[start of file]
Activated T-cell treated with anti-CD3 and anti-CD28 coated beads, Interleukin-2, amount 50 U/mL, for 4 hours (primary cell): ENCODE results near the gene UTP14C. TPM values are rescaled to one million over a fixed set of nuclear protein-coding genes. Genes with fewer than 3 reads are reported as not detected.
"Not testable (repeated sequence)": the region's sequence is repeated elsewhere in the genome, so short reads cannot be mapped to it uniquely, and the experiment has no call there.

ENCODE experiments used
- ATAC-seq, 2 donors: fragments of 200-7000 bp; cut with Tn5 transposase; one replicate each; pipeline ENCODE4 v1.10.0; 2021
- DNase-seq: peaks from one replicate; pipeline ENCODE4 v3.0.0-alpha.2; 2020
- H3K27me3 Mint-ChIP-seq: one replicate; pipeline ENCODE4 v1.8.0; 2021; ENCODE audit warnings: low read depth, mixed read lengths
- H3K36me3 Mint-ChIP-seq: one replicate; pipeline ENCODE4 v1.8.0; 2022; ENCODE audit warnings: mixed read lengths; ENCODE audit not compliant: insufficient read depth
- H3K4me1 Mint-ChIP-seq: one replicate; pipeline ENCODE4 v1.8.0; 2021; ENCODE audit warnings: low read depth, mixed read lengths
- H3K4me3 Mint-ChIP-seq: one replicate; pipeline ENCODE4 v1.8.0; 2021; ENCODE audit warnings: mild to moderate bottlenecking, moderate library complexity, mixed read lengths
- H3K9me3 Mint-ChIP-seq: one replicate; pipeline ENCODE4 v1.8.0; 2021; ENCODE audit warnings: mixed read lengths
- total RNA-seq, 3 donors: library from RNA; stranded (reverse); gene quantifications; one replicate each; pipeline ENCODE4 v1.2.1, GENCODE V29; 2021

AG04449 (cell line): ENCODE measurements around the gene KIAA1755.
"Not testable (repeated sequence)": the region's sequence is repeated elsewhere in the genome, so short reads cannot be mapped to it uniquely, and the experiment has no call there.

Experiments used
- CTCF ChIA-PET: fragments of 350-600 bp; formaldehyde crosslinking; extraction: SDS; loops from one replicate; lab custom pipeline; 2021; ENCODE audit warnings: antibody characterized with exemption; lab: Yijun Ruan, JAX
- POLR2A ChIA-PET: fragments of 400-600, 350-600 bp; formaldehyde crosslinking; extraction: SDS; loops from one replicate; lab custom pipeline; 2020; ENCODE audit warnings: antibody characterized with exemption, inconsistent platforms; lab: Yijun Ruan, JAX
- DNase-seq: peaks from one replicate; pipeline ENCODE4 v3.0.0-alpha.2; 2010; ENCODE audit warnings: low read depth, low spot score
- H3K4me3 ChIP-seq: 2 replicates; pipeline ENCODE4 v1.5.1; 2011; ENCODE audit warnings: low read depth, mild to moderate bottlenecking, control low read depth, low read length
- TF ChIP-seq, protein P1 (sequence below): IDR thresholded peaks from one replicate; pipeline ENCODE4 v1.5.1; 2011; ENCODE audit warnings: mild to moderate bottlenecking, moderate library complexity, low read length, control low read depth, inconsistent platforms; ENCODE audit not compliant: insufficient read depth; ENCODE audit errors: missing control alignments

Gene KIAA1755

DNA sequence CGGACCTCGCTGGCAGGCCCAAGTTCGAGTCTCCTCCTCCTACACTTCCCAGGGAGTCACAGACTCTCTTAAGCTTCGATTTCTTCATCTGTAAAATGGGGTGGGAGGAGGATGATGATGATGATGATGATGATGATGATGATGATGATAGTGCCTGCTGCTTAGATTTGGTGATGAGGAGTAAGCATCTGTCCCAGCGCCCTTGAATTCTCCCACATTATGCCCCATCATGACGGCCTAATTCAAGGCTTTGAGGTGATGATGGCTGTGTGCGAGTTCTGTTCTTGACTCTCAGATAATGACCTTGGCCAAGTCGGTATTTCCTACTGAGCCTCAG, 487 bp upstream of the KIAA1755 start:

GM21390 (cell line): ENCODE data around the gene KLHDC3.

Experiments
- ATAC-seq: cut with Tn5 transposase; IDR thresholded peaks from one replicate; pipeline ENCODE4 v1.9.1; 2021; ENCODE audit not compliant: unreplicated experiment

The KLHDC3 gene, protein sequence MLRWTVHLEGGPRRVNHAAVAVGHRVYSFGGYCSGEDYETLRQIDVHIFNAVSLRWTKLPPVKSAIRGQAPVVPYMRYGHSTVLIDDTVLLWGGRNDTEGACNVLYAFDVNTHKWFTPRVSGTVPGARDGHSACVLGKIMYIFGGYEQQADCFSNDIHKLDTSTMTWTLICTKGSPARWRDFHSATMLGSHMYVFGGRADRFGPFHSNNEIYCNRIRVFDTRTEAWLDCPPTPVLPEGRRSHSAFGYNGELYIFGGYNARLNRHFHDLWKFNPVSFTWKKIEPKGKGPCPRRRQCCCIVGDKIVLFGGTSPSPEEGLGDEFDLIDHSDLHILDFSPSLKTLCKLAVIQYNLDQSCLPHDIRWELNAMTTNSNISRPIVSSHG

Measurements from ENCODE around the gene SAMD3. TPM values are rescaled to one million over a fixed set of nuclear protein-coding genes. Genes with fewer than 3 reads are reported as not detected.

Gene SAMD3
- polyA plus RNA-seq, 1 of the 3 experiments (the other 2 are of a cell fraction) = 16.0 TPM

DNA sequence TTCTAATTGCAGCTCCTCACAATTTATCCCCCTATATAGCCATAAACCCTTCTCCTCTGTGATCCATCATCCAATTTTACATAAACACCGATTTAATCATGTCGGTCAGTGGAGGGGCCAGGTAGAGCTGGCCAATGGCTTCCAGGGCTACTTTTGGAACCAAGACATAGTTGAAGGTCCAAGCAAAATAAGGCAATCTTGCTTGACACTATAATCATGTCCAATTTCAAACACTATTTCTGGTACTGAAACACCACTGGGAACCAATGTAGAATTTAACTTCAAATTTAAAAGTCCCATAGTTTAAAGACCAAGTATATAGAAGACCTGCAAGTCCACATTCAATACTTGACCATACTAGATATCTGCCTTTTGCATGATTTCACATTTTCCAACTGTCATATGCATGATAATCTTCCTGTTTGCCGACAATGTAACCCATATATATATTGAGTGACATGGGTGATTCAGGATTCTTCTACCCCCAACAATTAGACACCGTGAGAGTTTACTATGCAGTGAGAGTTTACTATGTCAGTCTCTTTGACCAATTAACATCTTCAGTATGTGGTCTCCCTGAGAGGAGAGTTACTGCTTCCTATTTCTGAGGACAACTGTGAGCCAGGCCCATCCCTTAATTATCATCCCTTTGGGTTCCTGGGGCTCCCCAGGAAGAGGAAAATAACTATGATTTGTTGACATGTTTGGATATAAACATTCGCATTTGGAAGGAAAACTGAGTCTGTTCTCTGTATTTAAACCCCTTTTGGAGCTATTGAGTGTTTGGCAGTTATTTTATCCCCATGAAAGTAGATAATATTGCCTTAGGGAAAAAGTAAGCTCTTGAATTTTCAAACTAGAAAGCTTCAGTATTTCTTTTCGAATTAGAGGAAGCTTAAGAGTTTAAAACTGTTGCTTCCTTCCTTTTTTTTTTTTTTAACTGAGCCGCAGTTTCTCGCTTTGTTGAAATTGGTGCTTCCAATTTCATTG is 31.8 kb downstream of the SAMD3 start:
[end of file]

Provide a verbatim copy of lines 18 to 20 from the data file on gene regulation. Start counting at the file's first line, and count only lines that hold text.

- H3K4me3 ChIP-seq: 2 replicates; pipeline ENCODE4 v1.5.1; 2011; ENCODE audit warnings: low read depth, mild to moderate bottlenecking, control low read depth, low read length
- TF ChIP-seq, protein P1 (sequence below): IDR thresholded peaks from one replicate; pipeline ENCODE4 v1.5.1; 2011; ENCODE audit warnings: mild to moderate bottlenecking, moderate library complexity, low read length, control low read depth, inconsistent platforms; ENCODE audit not compliant: insufficient read depth; ENCODE audit errors: missing control alignments

Gene KIAA1755